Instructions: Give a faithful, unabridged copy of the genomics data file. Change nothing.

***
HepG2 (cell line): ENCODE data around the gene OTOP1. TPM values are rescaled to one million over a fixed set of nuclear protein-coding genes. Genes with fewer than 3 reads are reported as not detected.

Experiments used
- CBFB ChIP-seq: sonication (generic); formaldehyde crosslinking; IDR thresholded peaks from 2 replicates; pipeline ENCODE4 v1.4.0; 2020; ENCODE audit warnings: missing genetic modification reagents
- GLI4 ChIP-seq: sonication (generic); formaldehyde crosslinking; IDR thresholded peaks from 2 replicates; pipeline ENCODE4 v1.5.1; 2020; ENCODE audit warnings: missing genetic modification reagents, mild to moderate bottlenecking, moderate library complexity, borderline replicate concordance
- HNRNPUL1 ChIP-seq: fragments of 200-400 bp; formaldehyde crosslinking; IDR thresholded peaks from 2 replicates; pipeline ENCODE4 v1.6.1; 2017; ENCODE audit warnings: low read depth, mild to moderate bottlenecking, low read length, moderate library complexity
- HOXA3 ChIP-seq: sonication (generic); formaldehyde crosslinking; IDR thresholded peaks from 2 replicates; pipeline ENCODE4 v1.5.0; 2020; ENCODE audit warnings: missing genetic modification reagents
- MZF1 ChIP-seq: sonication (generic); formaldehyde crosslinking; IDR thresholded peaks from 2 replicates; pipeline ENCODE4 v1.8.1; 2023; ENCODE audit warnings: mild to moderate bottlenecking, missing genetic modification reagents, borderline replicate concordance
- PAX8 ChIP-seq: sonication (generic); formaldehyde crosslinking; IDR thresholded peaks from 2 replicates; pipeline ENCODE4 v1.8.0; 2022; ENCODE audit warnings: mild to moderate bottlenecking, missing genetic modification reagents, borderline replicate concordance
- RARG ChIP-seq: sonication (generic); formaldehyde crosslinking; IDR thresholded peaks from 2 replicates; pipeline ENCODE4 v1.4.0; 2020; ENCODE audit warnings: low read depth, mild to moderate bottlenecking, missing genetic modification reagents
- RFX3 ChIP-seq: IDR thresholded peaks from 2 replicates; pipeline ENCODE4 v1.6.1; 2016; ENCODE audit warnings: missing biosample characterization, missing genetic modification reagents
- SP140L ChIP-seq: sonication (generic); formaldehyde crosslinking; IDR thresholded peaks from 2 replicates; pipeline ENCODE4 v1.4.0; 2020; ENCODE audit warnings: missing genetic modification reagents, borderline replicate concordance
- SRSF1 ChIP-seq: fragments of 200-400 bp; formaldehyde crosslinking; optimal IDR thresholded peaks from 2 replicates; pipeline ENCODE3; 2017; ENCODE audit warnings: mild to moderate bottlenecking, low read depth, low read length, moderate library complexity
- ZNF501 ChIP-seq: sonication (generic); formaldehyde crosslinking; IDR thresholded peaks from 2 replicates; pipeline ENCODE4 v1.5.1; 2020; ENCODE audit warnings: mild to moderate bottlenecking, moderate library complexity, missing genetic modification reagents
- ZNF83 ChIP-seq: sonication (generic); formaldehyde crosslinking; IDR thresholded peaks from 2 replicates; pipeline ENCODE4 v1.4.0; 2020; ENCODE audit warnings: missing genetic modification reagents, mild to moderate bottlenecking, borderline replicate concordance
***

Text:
HepG2 (cell line): ENCODE data around the gene OTOP1. TPM values are rescaled to one million over a fixed set of nuclear protein-coding genes. Genes with fewer than 3 reads are reported as not detected.

Experiments used
- CBFB ChIP-seq: sonication (generic); formaldehyde crosslinking; IDR thresholded peaks from 2 replicates; pipeline ENCODE4 v1.4.0; 2020; ENCODE audit warnings: missing genetic modification reagents
- GLI4 ChIP-seq: sonication (generic); formaldehyde crosslinking; IDR thresholded peaks from 2 replicates; pipeline ENCODE4 v1.5.1; 2020; ENCODE audit warnings: missing genetic modification reagents, mild to moderate bottlenecking, moderate library complexity, borderline replicate concordance
- HNRNPUL1 ChIP-seq: fragments of 200-400 bp; formaldehyde crosslinking; IDR thresholded peaks from 2 replicates; pipeline ENCODE4 v1.6.1; 2017; ENCODE audit warnings: low read depth, mild to moderate bottlenecking, low read length, moderate library complexity
- HOXA3 ChIP-seq: sonication (generic); formaldehyde crosslinking; IDR thresholded peaks from 2 replicates; pipeline ENCODE4 v1.5.0; 2020; ENCODE audit warnings: missing genetic modification reagents
- MZF1 ChIP-seq: sonication (generic); formaldehyde crosslinking; IDR thresholded peaks from 2 replicates; pipeline ENCODE4 v1.8.1; 2023; ENCODE audit warnings: mild to moderate bottlenecking, missing genetic modification reagents, borderline replicate concordance
- PAX8 ChIP-seq: sonication (generic); formaldehyde crosslinking; IDR thresholded peaks from 2 replicates; pipeline ENCODE4 v1.8.0; 2022; ENCODE audit warnings: mild to moderate bottlenecking, missing genetic modification reagents, borderline replicate concordance
- RARG ChIP-seq: sonication (generic); formaldehyde crosslinking; IDR thresholded peaks from 2 replicates; pipeline ENCODE4 v1.4.0; 2020; ENCODE audit warnings: low read depth, mild to moderate bottlenecking, missing genetic modification reagents
- RFX3 ChIP-seq: IDR thresholded peaks from 2 replicates; pipeline ENCODE4 v1.6.1; 2016; ENCODE audit warnings: missing biosample characterization, missing genetic modification reagents
- SP140L ChIP-seq: sonication (generic); formaldehyde crosslinking; IDR thresholded peaks from 2 replicates; pipeline ENCODE4 v1.4.0; 2020; ENCODE audit warnings: missing genetic modification reagents, borderline replicate concordance
- SRSF1 ChIP-seq: fragments of 200-400 bp; formaldehyde crosslinking; optimal IDR thresholded peaks from 2 replicates; pipeline ENCODE3; 2017; ENCODE audit warnings: mild to moderate bottlenecking, low read depth, low read length, moderate library complexity
- ZNF501 ChIP-seq: sonication (generic); formaldehyde crosslinking; IDR thresholded peaks from 2 replicates; pipeline ENCODE4 v1.5.1; 2020; ENCODE audit warnings: mild to moderate bottlenecking, moderate library complexity, missing genetic modification reagents
- ZNF83 ChIP-seq: sonication (generic); formaldehyde crosslinking; IDR thresholded peaks from 2 replicates; pipeline ENCODE4 v1.4.0; 2020; ENCODE audit warnings: missing genetic modification reagents, mild to moderate bottlenecking, borderline replicate concordance